Horizon Art Orchestra ~ Live at the Bird

Live at the birdPerhaps the best part of listening to Horizon Art Orchestra‘s Live at the Bird is imagining one’s self in the audience.  One hears the small appreciative crowd between songs and wishes one were among them.  The glad exuberance of this fifteen-piece Perth ensemble is contagious, leading heads to nod, feet to tap, and fingers to snap.  That’s jazz, man.

“Now I’ve Told You” is the winner of the bunch, a big band entry with multiple showcases:  snazzy trumpet, groovy bass, rapidfire percussion and instinctive team play.  Horizon Art Orchestra graciously invites each of its players to spend time in the sun; as the solos begin to unfold, the audience expresses its appreciation.  Mancini would be proud.

Things slow down a bit for “Dick Francis”, named after the British steeplechase jockey who became a bestselling crime author.  The pace starts as slowly as the instruments are led from their stalls.  Just as the piece seems about to break into a trot, it stops, ceding space to a lovely piano solo.  Perhaps this segment is meant to reflect Francis’ mid-career shift.  The snare adopts a marching band tempo and timbre, mimicking the tension of a crime novel; then an explosion of brass, like the commission of a crime.  The piano takes over again at the conclusion, capping a well-composed piece.  Suspense scores may be in this band’s future.  Then it’s back to the groove for “Navarac” (Google Question: Is Perth’s Navarac repair service where these guys work when they’re not performing?), slow and smoky for “Eyes” and midtempo for the concluding “Not P.W.”  This final selection is relaxed and mature, surprisingly so for performers so young; a mid-piece solo draws comparison to Chuck Mangione.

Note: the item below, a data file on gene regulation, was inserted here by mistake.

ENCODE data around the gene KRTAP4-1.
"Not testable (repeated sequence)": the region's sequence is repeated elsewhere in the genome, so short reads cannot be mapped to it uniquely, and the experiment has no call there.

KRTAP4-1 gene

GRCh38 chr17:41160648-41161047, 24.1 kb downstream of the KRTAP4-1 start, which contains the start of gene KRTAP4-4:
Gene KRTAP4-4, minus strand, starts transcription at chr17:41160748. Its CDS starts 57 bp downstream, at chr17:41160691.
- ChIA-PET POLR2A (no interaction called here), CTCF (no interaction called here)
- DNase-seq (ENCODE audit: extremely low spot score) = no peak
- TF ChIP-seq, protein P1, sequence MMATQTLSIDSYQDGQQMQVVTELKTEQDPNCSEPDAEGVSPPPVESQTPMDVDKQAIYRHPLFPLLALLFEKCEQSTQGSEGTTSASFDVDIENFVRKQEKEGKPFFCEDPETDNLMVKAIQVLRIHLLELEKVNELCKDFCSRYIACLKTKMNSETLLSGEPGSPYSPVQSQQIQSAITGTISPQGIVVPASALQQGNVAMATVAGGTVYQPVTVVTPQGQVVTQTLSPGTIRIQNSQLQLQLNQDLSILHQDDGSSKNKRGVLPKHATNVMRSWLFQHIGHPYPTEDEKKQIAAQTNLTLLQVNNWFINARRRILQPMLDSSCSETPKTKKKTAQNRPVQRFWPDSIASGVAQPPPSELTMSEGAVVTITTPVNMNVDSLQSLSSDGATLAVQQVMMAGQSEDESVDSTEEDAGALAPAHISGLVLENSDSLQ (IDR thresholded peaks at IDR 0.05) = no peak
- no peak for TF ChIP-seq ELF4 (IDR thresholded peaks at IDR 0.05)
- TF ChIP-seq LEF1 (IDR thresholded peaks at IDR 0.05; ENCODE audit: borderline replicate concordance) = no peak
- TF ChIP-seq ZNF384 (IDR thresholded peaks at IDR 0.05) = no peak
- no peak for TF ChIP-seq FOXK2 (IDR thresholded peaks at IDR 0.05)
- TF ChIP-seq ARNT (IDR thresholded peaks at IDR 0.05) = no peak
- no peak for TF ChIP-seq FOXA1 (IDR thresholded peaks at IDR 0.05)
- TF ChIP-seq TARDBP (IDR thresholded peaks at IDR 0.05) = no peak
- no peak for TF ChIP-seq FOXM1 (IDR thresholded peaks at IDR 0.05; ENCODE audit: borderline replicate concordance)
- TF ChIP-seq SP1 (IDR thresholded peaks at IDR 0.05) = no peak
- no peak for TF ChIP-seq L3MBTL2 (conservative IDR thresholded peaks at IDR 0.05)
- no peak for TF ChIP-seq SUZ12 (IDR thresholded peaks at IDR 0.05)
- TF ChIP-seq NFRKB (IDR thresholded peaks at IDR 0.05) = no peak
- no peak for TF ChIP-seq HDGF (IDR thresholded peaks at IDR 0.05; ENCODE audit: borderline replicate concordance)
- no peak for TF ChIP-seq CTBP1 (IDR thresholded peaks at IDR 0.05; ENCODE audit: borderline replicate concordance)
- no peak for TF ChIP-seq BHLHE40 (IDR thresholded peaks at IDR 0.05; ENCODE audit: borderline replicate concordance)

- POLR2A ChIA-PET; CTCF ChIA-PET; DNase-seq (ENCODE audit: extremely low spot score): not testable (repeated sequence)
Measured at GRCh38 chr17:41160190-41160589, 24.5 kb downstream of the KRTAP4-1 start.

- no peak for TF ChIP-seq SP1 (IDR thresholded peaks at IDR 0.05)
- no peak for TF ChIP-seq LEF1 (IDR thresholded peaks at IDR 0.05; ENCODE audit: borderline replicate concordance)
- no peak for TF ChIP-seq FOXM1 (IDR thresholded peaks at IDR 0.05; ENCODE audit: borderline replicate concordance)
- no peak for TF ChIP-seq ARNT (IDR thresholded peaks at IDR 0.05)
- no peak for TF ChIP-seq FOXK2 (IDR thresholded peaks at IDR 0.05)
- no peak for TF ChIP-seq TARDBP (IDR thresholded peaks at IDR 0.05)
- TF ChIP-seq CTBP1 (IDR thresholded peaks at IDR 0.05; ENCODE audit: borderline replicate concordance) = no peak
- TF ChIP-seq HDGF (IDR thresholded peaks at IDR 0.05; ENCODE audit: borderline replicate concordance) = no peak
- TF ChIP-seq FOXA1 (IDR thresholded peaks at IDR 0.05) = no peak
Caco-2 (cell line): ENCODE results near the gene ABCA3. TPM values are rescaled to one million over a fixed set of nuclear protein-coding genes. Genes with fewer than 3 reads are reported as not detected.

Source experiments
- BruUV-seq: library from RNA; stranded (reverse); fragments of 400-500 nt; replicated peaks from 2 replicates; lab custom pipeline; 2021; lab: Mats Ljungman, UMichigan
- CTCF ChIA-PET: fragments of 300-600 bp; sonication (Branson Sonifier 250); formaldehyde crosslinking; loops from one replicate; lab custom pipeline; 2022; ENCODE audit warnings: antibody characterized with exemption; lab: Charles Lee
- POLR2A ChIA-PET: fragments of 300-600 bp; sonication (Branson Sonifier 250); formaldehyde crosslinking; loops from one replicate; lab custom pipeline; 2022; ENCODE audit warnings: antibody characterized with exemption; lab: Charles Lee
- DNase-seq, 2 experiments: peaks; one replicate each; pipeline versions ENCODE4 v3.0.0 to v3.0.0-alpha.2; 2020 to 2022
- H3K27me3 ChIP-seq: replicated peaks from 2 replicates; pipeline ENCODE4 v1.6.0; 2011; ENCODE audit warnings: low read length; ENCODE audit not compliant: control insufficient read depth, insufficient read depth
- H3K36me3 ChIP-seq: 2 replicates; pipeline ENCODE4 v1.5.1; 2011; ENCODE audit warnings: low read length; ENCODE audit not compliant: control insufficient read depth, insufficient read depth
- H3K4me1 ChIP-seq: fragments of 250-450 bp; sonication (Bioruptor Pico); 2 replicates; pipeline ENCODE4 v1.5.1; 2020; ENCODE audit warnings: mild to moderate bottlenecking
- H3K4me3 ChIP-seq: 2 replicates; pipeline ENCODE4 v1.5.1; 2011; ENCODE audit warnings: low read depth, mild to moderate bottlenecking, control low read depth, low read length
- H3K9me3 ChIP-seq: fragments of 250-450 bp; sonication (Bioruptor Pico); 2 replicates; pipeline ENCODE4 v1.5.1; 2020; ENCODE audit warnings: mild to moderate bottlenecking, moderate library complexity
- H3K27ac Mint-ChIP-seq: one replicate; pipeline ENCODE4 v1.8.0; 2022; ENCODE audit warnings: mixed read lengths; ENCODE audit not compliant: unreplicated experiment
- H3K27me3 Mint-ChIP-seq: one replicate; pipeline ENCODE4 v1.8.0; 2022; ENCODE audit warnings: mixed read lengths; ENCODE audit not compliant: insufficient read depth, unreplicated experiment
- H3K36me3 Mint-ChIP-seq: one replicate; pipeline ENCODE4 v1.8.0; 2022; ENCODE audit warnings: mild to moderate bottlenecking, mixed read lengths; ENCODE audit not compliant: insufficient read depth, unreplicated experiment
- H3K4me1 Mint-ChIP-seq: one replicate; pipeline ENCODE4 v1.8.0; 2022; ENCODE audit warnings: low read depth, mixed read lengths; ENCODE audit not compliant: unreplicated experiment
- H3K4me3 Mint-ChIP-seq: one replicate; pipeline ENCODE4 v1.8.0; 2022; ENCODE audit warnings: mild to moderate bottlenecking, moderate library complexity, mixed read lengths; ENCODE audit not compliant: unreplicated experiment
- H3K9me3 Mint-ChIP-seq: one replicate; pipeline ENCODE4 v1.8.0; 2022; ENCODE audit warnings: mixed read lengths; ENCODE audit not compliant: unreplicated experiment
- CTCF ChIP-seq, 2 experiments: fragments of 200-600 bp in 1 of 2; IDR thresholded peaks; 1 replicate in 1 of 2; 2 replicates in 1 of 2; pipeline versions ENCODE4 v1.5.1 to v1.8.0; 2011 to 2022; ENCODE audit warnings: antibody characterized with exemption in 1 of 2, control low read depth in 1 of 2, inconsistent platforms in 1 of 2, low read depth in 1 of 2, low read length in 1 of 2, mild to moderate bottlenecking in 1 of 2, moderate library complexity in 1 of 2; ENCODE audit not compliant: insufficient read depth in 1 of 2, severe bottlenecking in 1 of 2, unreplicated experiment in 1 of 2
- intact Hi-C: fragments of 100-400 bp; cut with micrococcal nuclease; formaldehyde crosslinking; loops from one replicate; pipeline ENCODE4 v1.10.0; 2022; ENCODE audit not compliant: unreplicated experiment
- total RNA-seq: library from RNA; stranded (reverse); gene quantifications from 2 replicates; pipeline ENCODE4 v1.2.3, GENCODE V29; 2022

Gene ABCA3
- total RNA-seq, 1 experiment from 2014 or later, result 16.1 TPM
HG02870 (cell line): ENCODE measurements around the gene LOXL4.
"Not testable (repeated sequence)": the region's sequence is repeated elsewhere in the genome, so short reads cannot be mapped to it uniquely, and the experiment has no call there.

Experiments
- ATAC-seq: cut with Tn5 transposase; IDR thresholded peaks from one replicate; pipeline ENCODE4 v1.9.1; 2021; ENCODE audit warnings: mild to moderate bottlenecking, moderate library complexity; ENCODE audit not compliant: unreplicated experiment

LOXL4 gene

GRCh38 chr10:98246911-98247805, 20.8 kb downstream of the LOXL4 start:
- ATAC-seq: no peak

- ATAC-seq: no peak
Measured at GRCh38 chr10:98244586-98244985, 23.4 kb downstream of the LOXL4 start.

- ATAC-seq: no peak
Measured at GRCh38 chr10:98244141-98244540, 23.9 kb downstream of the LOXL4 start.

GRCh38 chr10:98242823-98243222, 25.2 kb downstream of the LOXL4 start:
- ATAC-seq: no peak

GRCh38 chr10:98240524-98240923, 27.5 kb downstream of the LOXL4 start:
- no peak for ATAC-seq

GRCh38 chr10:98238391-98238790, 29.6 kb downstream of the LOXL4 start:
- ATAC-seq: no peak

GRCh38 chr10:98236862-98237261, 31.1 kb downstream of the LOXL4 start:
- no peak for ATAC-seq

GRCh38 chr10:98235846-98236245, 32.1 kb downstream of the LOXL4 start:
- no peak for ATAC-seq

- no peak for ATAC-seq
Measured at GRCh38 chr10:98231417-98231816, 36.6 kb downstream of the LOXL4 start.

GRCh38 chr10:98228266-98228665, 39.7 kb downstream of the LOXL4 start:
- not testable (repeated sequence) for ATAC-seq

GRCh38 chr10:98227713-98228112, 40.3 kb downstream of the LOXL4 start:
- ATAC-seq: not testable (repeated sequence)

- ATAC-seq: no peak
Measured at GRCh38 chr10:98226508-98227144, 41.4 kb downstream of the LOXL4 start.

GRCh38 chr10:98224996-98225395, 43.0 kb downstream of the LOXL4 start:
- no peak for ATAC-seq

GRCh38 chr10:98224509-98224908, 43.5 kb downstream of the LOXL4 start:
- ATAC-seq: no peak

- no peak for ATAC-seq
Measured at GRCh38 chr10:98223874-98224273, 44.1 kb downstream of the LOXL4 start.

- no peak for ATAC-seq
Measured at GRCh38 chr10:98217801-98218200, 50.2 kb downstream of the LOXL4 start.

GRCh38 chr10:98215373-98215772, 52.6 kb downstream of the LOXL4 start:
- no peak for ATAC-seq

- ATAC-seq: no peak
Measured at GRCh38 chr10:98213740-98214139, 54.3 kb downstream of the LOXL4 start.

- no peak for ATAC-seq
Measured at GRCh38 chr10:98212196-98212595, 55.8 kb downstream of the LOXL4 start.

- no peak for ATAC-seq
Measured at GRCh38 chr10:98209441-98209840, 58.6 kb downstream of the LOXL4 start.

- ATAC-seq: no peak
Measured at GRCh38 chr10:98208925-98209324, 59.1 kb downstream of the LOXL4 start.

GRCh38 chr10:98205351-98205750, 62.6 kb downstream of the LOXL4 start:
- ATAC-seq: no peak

Live at the Bird is a sweet introduction to these smart and playful musicians.  The album lacks only a Big Finale; when the disc ends, it’s a bit surprising and all-too-soon.  We’re guessing these were the highlights of the set, because there’s no way the orchestra played for only half an hour.  A longer album may soon be on the way; in the meantime, try to catch the band live.  (Richard Allen)

Available here

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